In our cover story this week I take a look at the odd world of sports-talk radio in Houston. We’re not much of a sports-talk town compared to cities like Dallas, but soon there will be four stations scrambling to grab a piece of that not-very-big pie. (As for the cover….well, if my Mom were still alive she’d no doubt be thrilled to see her son’s name displayed on a jockstrap.)
A couple of things I didn’t get around to mentioning in the story: one, I realize Ralph Cooper does a sports-talk show on KCOH. It’s just not part of the battle I was writing about, so there’s no need for outraged cries of racism.
Second, there are some interesting thoughts on what will happen when the Texans radio contract runs out in five years. KILT, looking to dominate the sports-talk market, broke the bank with a $70 million, ten-year deal in the team’s inaugural season, but few think anyone will overpay like that again.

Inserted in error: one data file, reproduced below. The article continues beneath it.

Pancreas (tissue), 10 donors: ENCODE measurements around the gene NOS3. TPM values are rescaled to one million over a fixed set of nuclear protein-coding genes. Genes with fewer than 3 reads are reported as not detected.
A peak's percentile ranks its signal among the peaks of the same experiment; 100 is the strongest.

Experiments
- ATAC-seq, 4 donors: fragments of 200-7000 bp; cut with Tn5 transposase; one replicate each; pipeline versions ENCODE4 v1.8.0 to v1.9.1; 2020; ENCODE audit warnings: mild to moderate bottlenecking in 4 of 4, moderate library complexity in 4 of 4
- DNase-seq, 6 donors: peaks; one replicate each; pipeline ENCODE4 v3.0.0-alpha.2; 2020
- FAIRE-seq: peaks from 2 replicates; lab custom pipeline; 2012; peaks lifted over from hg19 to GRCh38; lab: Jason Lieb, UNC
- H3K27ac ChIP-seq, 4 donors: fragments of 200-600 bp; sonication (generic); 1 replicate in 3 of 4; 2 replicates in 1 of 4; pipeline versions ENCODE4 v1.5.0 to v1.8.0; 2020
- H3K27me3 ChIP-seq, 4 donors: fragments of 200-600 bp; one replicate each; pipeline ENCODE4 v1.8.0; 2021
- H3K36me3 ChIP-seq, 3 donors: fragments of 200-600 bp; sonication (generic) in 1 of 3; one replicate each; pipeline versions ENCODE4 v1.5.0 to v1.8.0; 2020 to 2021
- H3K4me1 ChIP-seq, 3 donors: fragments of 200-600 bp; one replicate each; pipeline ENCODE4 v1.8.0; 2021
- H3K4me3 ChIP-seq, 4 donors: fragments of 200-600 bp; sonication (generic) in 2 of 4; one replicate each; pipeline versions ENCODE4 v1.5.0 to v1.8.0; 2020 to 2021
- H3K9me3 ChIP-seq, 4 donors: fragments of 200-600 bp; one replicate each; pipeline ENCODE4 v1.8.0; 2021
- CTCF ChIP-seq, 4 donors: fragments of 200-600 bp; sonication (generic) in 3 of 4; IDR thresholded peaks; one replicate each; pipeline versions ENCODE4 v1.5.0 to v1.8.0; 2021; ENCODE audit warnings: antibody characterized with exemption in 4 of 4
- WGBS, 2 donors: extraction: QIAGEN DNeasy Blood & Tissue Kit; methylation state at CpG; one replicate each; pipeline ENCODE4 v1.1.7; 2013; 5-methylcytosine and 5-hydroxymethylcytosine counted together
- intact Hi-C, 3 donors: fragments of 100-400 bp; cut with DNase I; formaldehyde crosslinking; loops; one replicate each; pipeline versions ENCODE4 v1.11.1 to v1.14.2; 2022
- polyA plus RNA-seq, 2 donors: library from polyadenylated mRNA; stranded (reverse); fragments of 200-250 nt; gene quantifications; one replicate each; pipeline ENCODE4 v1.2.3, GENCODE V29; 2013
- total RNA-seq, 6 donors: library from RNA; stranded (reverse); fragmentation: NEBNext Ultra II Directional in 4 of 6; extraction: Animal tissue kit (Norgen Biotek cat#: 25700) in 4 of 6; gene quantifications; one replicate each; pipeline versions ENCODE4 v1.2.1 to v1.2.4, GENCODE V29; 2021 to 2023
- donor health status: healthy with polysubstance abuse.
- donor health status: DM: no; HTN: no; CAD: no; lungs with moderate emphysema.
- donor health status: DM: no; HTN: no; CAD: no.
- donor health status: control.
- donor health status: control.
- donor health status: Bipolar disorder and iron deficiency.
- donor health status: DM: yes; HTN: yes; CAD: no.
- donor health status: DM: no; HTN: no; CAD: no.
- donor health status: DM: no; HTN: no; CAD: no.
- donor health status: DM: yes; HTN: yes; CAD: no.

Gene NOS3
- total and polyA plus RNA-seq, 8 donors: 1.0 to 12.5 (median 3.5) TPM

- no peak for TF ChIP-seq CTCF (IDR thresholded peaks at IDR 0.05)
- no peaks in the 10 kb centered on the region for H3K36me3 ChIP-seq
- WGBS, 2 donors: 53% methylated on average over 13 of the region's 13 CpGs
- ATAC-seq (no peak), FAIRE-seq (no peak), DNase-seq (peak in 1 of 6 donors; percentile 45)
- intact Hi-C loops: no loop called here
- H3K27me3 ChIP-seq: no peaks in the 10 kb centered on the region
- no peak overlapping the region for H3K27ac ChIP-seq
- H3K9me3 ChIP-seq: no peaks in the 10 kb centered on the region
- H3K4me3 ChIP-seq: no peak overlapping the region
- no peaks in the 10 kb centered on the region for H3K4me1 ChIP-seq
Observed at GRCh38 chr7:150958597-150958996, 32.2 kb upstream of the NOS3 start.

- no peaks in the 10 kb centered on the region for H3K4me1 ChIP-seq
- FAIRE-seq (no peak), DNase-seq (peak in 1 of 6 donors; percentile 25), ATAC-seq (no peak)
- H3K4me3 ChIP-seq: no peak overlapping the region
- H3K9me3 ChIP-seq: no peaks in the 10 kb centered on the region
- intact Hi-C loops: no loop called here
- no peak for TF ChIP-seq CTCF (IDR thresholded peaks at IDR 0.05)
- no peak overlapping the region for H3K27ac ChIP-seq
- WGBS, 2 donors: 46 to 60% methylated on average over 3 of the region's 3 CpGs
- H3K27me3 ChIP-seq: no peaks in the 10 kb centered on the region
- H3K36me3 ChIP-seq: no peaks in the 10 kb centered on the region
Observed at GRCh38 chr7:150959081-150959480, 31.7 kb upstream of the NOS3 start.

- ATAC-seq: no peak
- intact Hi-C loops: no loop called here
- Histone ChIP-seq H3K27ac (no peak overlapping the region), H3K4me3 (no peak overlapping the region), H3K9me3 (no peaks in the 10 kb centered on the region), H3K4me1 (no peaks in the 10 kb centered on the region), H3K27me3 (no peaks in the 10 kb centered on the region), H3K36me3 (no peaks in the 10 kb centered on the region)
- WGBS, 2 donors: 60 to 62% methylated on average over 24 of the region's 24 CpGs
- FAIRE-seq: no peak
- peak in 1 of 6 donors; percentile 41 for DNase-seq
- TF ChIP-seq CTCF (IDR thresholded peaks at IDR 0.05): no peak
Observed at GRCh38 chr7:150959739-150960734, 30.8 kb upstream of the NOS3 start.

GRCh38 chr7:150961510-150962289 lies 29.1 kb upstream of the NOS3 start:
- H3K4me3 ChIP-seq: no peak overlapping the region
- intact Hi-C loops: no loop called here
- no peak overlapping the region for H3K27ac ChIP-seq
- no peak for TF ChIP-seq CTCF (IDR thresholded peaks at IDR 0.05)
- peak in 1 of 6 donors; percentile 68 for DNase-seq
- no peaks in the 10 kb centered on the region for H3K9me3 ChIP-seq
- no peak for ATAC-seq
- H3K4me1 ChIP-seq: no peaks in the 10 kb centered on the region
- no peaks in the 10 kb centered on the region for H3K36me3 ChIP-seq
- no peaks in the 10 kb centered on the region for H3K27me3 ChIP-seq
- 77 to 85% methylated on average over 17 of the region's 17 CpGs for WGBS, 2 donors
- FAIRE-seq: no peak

If you like this story, consider signing up for our email newsletters.
SHOW ME HOW
Some pro franchises have purchased their own radio stations; the Texans might do that, but it doesn’t seem likely. Instead what could happen is that the team will simply buy airtime from one of the stations in town and then put on the broadcast themselves – selling ads, having complete control over content, etc.
It’d be good for the station because they’ll know exactly how much they’re getting for that time slot, instead of wondering what the ad market will be like. It’d be good for the Texans because they’ll be able to broadcast hours and hours of pre- and post-game propaganda. It’d be not so good for one group: listeners.
You think the announcers and hosts today are hesitant to criticize the pitiful Texans? Just wait until the broadcast is an in-house affair. The mind reels.
Of course, by then Gary Kubiak will no doubt be winning his third Super Bowl with the team, so maybe no criticism will be warranted. – Richard Connelly